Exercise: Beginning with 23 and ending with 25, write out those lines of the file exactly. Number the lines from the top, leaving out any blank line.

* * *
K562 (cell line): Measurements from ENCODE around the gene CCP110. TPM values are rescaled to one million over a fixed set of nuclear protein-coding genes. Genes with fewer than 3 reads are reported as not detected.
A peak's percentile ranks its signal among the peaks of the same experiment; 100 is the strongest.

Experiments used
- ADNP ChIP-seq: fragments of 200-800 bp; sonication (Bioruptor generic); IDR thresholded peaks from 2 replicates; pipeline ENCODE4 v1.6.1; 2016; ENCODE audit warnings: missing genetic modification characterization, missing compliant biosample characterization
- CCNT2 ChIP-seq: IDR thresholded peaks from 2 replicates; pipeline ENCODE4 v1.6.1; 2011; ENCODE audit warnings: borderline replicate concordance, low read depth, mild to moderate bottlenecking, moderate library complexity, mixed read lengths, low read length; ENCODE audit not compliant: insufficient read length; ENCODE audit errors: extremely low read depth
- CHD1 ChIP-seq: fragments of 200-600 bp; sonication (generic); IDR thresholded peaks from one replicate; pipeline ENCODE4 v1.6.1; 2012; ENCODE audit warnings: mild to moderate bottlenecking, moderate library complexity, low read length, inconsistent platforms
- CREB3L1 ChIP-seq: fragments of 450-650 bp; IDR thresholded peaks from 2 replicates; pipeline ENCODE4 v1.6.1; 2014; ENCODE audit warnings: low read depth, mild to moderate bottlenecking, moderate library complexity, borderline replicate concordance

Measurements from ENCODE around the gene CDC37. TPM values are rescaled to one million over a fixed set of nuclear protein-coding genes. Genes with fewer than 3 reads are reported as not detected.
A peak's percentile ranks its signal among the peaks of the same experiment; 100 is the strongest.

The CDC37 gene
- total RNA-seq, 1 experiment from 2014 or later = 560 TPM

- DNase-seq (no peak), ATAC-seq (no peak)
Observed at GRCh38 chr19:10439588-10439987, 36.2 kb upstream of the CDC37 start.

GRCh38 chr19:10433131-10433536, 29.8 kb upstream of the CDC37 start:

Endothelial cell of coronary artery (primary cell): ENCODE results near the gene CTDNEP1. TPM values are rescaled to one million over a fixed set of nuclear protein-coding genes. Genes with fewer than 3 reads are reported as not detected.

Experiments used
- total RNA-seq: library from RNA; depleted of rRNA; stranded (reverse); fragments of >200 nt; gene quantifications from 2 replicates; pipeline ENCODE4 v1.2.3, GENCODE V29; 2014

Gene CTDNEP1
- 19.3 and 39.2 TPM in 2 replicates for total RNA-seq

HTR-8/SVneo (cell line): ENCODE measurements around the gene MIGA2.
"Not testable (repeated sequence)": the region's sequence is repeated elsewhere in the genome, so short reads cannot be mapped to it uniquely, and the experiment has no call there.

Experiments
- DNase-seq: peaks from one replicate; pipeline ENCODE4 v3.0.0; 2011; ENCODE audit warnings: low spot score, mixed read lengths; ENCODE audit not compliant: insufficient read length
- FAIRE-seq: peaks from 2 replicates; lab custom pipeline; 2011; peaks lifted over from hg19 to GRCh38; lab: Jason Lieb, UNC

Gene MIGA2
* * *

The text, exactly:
- DNase-seq: peaks from one replicate; pipeline ENCODE4 v3.0.0; 2011; ENCODE audit warnings: low spot score, mixed read lengths; ENCODE audit not compliant: insufficient read length
- FAIRE-seq: peaks from 2 replicates; lab custom pipeline; 2011; peaks lifted over from hg19 to GRCh38; lab: Jason Lieb, UNC

Gene MIGA2